I can be a lousy businessman. That’s hard to admit as a coach. I often imagine that one of the many reasons people come to me for coaching is they feel I can help them unlock the secret of building a successful business. (I can, of course, but only when I wave my magic wand.)
Lousy because I often make business decisions out of want, desire, wishes, feelings, and other heart-driven motivations. (Read my exhortation about Saying No not merely as a prescription to others but as a reminder to self.)
Still though, sometimes an idea gets fixed and I have to act. (Note to clients: Don’t worry, my attachment to the idea is loosely held.) Such is the case with the notion of figuring out Europe.
A few months ago I visited Slovenia and fell in love. The city, the people, the spirit of local entrepreneurs grabbed my heart hard and fast. Then I received a poignant email which, with the entrepreneur’s permission, I turned into a blog post called Born Somewhere Else. And an idea began to grow.
Weeks later, the incomparable Ann Mehl and I (with thoughtful and caring support from our friends at General Assembly) pulled off the second iteration of our workshop: Disappearing into the Fire: Surviving the Startup Life. Selling out quickly, we realized we were onto something. But we didn’t realize how significant an idea it was until I’d heard from the generous Kevin Dykes, challenging me, essentially to bring the workshop to his adopted home of Berlin.
Ljubljana, Berlin…cities with nascent but vibrant entrepreneurial ecosystems. Hmmm. This started to sound interesting. And so we talked. And wrote. And talked some more. Kevin connected us to others and the idea looked like a real possibility. Let’s take the show on the road. And so we are.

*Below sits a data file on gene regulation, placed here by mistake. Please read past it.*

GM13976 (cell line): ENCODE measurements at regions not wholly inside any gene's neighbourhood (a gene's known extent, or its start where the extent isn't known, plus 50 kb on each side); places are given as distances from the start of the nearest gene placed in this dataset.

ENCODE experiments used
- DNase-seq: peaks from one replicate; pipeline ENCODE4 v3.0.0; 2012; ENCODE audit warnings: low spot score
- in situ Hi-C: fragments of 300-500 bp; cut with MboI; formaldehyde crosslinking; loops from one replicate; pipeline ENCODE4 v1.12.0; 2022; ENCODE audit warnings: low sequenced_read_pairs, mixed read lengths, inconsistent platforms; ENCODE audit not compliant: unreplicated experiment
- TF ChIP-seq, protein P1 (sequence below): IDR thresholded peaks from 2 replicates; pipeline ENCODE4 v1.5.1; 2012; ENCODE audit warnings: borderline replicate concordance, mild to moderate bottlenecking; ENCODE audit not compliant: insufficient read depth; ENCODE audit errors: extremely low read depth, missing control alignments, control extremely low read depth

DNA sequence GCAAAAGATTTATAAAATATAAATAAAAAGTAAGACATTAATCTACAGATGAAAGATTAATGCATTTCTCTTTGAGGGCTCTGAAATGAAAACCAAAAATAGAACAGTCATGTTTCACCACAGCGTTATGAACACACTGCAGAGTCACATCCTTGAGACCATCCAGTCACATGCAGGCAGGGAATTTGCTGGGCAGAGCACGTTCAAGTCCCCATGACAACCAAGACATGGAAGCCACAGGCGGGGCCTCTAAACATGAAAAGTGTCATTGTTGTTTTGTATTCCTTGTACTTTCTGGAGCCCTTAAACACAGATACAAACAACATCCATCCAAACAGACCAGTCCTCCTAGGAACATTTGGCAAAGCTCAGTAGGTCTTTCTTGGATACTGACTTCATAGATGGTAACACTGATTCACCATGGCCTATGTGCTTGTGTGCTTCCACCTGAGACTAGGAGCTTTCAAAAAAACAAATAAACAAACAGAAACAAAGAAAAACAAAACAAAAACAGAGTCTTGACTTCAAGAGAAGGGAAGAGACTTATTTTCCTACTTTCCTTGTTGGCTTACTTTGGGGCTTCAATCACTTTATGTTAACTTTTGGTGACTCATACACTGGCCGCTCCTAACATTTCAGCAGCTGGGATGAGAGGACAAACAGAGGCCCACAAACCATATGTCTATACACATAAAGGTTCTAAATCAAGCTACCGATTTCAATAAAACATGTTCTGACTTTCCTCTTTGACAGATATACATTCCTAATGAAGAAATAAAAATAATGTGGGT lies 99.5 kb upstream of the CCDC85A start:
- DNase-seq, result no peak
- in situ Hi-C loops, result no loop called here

Ann and I will be leading the workshop with support from Kevin, Stefan Wolpers of the Entrepreneurs Club of Berlin and the local whizzes at General Assembly. To maximize the trip, I’ll also be leading a breakfast discussion about the challenges and opportunities facing entrepreneurs over there looking to raise money from investors over here.
I’ll also visit some clients and spend some time with their companies.
Sounds good, right? So what’s the lousy-business guy thing? Ever since I received his email, I’ve not been able to shake the question about what differences exist between US-based entrepreneurs those based in places like Berlin, Ljubljana, Estonia, or Tibet; what are the differences and what are the similarities. From the work I’ve done with clients outside the US, I know that the fear and the emotional roller coaster are common. But from other conversations I’ve learned, for example, that the acceptance of failure is a large cultural difference…which leads to all sorts of mind-bending for a first time entrepreneur. So following the advice of my dearest friend and former high school English teacher, I’m going to “teach the questions I want answers to.”
The lousy part is we may not make money on this. But, I know, I’ll walk away with an incomparable experience. And, ya know, that’s worth all the effort.